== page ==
How Retirement Accounts are Handled in an Ohio Divorce
As spouses work to address important issues in an Ohio divorce or dissolution agreement, it is important to understand what Ohio law says about retirement accounts. Hiring an attorney can ensure each party is protected under the full extent of the law during the process.
Ohio honors equitable division, which means property or assets incurred during the course of a marriage are split between both parties upon dissolution or divorce. In Ohio, marital property includes:
- all real and personal that was acquired by one or both spouses during the marriage and is currently owned by one or both spouses, including retirement accounts;
- all interested that one or both spouses have in real property acquired during the marriage, including retirement accounts;
- and income and appreciation on the property that occurred during the marriage;
Retirement is considered wages and is included, inequitable division. What does this mean for a couple divorcing? Their retirement accounts will be split during the divorce process or otherwise accommodated to ensure each couple receives their fair share of the amount contributed or invested during the marriage.
While establishing value for the shared property can often be challenging, establishing value for retirement plans is quite simple in most cases. Statements or an online summary of each retirement account can be used to determine how much money was deposited during the period of time the couple was married. Earnings or losses during the marriage will also be considered in the calculation. The total value, then, will typically total the investments and earnings minus fees and losses that occurred during the marriage.
Eligible Retirement Accounts
Almost any retirement account is subject to equitable division. Accounts provided by an employer in which both the employee and employer contribute such as 401 (k) and 403 (b) accounts are included inequitable division. Likewise, independent retirement accounts like Roth IRAs, traditional IRAs, and self-employed retirement plans. Finally, public plans like the Federal Employees Retirement System and Railroad Retirement Benefits are subject to equitable division.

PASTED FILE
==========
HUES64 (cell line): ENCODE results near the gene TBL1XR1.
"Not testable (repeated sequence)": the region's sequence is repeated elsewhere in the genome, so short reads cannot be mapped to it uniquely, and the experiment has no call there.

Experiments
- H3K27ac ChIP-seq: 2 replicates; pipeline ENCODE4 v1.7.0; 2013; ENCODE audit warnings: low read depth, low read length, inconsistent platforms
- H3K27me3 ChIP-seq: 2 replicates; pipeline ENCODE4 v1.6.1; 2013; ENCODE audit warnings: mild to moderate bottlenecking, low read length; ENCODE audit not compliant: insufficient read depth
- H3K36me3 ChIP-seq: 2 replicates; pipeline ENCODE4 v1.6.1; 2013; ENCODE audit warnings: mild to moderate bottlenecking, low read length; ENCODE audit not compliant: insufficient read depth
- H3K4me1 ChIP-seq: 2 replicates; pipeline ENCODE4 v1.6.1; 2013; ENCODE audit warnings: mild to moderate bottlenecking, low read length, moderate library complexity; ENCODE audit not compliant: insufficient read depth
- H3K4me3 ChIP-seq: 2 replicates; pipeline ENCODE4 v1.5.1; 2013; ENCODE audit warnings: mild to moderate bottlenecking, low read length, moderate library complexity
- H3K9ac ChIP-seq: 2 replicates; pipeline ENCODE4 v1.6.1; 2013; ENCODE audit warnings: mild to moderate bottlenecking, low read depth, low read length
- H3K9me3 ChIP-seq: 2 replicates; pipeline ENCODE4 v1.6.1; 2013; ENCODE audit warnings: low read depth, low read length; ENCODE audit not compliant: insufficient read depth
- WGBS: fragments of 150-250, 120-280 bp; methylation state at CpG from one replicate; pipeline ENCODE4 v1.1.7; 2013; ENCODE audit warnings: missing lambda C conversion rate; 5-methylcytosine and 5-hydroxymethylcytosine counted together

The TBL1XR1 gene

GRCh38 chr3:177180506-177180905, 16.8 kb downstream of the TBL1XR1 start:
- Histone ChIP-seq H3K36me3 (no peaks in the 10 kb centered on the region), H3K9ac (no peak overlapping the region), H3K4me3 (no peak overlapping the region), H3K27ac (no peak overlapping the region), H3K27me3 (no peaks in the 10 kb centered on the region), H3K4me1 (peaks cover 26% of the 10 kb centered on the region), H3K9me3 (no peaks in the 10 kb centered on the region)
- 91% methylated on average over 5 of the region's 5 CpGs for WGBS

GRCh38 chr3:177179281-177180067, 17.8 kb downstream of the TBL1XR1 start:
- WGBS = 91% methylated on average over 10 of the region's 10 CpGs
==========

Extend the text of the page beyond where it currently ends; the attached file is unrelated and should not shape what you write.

How Accounts are Allocated
There are multiple ways to divide a retirement plan:
- if there are multiple accounts, each spouse may be allocated certain accounts to ensure the value is divided appropriately;
- each account may be split among both spouses through the transfer of ownership;
- or, one spouse may retain the accounts while the other spouse is compensated their value through the awarding of another asset, such as the family home or vehicle.
It’s important to note that tax should be considered and carefully accommodated when the third method is used.
How Equitable Division is Determined
Assets are not always split equally between spouses. The portion of assets to which each spouse is entitled is determined based on a number of factors including the length of the marriage. Couples who were married ten years or longer face unique challenges as most assets were often earned during the marriage and dividing before and during the marriage can be difficult.
How a Divorce Attorney Can Assist
Divorce can be a challenging time in your personal life, and addressing complication issues like custody of children and division of marital property and retirement accounts can make the process even more challenging and stressful.
When you hire an experienced divorce attorney, they bring knowledge regarding state marriage law and case history to the table and iron out the details for you. They also ensure your rights are protected in the final agreement, assist with mediation and collaboration, and ensure all legal processes and requirements are met from beginning to final decree.
At Laubacher & Co., our attorneys are focused on family law. They understand the ins and outs of both amicable and contested divorce proceedings and provide comfort and peace of mind during this difficult time of your life.
To learn more about how the expert divorce attorneys at Laubacher & Co. can work toward a positive outcome for you and your family, contact us today at (440) 336-8687 or request contact using our quick simple online form. We’re eager to learn more about your case and advocate for you during the process.